In December 1992, after years of living very separate lives in private, Princess Diana and Prince Charles finally announced their separation to the world. From this moment, something shifted in Diana. The conservative dresses from her formal duties were replaced with professional trouser suits, while shoulder bags that hung from delicate gold chains were swapped for masculine briefcases and leather tote bags. In a business wardrobe of pinstripe power suits, pastel Versace skirt suits, and flawlessly tailored shift dresses, she became the Chief Executive Princess.
Diana’s first order of business was the re-jujuing of Kensington Palace after Charles moved out. “Her first decision was to throw out the mahogany double bed she had slept in at Kensington Palace since her wedding eleven years before. Then she had the bedroom painted and new locks fitted, and changed her private telephone number. Her new life alone had begun,” Andrew Morton later wrote. Then she went ahead and did what many of us wish we could do with our ex’s belongings: she ordered them to be burned in a bonfire at Highgrove. Many collective gifts from the estranged couple’s married years were reduced to a pile of ashes.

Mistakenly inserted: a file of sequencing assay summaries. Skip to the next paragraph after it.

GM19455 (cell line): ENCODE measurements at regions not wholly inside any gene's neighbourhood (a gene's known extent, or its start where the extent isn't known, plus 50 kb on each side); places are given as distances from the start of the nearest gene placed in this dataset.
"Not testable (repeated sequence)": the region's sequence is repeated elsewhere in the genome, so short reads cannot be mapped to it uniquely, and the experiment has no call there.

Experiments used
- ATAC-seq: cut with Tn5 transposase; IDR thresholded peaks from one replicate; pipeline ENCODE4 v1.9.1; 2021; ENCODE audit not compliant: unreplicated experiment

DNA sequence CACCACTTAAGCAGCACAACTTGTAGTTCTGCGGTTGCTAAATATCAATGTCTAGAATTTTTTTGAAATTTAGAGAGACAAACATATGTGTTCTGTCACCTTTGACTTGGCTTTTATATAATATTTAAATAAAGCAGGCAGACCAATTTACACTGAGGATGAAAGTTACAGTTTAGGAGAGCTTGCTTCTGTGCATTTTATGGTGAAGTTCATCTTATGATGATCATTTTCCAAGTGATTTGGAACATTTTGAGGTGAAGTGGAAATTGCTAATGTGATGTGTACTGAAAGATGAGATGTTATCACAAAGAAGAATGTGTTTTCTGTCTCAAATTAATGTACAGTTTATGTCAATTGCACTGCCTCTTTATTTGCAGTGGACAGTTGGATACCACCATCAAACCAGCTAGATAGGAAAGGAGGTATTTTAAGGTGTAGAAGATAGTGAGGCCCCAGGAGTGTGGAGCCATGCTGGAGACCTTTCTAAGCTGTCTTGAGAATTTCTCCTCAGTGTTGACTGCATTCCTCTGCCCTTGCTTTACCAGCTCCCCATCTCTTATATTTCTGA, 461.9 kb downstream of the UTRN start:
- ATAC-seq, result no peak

Sam McKnight, who was introduced to the Princess on a shoot with the photographer Patrick Demarchelier, was responsible for her modern new hairdo. “She wanted independence, and to appear strong—the hair cutting was part of this. I think in some way, she didn’t want to hide behind her hair or her heavy fringe anymore,” he said. It was Coco Chanel who once famously declared, “A woman who cuts her hair is about to change her life,” and indeed, by Diana’s saying goodbye to her trademark feathered cut, she welcomed in a new, serious era. Sam McKnight was her hairdresser for seven years and said the only time they argued “was when she would get a sneaky perm done” while he was away. “She thought it was easier to manage,” he said.